Our first step in exploring fascination is recognizing we are fascinated.

Once we grow comfortable with our sense of fascination there are several approaches we can take. Much of what fascinates me demands I gain information. I may need to do some research and at least talk with someone who know things I do not know.

Part of the benefit of fascination for me, and the reason it is so attractive, is the element of learning. I get to talk with people I would never have met if I were not fascinated. Some of them are just as fascinated as I am.

In addition to analyzing new information and trying to understand it, my fascination also sparks my reflection. Fascination teaches me lessons I can apply in other parts of my life.

The Benefits of Exploring Fascination

Exploring fascination has shown me places and introduced me to people I would never have know without it.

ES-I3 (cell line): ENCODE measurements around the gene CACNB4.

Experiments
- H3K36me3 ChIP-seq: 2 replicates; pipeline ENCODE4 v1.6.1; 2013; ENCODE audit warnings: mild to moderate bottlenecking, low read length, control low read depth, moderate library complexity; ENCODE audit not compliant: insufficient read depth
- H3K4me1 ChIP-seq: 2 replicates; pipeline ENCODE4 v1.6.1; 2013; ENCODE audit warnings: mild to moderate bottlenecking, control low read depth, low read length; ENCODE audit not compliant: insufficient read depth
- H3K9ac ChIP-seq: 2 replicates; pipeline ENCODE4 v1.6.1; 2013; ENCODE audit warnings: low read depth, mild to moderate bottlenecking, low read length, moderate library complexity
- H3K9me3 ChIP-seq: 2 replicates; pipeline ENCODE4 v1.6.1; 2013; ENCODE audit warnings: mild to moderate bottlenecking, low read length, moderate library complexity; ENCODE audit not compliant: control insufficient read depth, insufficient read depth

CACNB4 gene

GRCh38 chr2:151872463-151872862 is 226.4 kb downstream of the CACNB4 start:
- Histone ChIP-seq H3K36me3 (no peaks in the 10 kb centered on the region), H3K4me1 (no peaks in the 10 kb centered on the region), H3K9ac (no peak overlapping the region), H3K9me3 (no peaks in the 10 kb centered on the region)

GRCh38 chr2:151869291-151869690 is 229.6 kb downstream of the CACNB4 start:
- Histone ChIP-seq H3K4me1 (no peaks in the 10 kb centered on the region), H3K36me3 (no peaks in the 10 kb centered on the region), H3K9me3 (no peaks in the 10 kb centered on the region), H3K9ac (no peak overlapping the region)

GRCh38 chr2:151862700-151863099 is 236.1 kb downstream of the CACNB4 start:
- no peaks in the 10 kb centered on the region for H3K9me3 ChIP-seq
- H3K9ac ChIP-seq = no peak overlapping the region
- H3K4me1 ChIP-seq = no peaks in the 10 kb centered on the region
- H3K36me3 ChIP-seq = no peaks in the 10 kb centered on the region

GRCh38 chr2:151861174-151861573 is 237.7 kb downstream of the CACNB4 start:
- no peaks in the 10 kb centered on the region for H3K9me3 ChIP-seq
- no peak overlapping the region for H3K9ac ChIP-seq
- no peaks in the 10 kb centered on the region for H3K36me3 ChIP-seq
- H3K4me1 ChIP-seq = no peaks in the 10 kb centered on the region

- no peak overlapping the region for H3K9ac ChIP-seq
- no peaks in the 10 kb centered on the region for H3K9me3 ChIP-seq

As we come to depend on a practice of exploring fascination we become more open to it. My sense of fascination is often how spiritual life sparks me to pay attention and to act.

Many of us like to feel we have things under control. Everything is right where we have decided it should be when we start to get fascinated with something.

Exploring fascination shows us it is not always important or helpful to have things under control. Sometimes we get fascinated and need to explore beyond ourselves.

We become fascinated and cannot necessarily explain what is so fascinating. So we explore.

My friend Brenda Hanley and I host a conversation each Sunday on Twitter focusing on a word we live by. Please join us on Sunday, October 21 at 6:00 PM Pacific Time as we explore fascination. We use the hashtag #WordsToLiveBy.

How will we begin, or continue, exploring fascination today?

Where will our practice of exploring fascination show us this week?

[Image by Joe Dyer]

Greg Richardson is a spiritual life mentor and leadership coach in Southern California. He is a recovering attorney and university professor, and a lay Oblate with New Camaldoli Hermitage near Big Sur, California. Greg’s website is, and his email address is